East Texas to experience lunar eclipse Sunday night

Published: May. 13, 2022 at 1:36 PM CDT|Updated: May. 13, 2022 at 1:48 PM CDT
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TYLER, Texas (KLTV) - It’s coming, and weather permitting, you’ll be able to see it all over East Texas. And, with the help of TJC’s Earth and Space Science Center, we got a preview of Sunday night’s Blood Moon lunar eclipse.

If you want to see into the astronomical future, well Beau Hartweg, the director of Tyler Junior College’s Earth and Space Science Center, is the guy to see. He can show us the Sunday evening sky where there will be quite the event taking place.

“We are going to have a total lunar eclipse that will be completely viewable from start to finish in Tyler,” Hartweg said.

Tyler and beyond, unless clouds get in the way. And speaking of getting in the way, that’s what the Earth does to cause the eclipse.

“A lunar eclipse is when the Earth casts its shadow on the moon,” Hartweg said.

And yes, Beau and his magic planetarium can not only show the eclipse but can show us a view from space that shows how it happens.

“It’s going to get kind of what is sometimes referred to as a blood-red color. The moon will turn kind of an orangish-red color. And that’s the effect of the Earth’s shadow being cast upon the moon,” Hartweg said.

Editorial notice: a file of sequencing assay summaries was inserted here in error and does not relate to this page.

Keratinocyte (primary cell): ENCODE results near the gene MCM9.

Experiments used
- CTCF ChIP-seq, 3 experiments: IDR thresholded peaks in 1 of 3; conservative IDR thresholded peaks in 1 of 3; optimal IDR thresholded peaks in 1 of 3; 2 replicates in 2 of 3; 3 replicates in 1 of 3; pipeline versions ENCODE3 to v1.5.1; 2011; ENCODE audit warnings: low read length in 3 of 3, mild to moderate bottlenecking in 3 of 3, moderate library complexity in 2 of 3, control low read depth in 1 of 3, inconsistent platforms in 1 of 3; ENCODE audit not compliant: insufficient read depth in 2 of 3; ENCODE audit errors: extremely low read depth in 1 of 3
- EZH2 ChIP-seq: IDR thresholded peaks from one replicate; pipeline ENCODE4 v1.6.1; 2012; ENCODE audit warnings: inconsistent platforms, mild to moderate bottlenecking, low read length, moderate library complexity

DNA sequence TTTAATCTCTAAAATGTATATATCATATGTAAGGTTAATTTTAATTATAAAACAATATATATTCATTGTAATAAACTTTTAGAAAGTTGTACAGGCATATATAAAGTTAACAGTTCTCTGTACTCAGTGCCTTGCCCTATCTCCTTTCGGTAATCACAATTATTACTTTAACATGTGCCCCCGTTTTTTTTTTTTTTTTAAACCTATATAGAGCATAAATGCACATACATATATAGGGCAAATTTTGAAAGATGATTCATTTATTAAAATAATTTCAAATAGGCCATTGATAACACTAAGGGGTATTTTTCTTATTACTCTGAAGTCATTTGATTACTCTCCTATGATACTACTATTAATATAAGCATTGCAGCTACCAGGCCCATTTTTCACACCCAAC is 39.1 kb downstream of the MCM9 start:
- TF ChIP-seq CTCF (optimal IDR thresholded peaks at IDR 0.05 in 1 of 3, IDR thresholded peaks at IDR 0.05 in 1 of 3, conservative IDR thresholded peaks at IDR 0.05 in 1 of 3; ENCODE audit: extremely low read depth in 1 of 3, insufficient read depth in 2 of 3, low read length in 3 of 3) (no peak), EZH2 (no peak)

He said the reason it’s red is because of air. It’s a “distortion of light as it passes through the Earth’s atmosphere.”

He says it’s the same reason we have those beautiful sunsets. However, that begs the question. How late do you have to stay up to see this one?

“The neat thing about this one is you don’t have to stay up so late to be able to see the total eclipse. About 10:30, 11 o’clock at night will give you a good, nice full, red moon,” Hartweg said.

And I just had to ask Beau the tough question.

“Does this have anything to do with Friday the thirteenth which is today?” I asked.

“No, it has nothing to do with Friday the thirteenth, of course. That’s just a coincidence,” Hartweg said.

He’s probably right, but a red moon near Friday the thirteenth only happens once in a blue moon.

The eclipse is coming to a sky near you on Sunday evening starting around 9:30 p.m. and will last until about 2 a.m.

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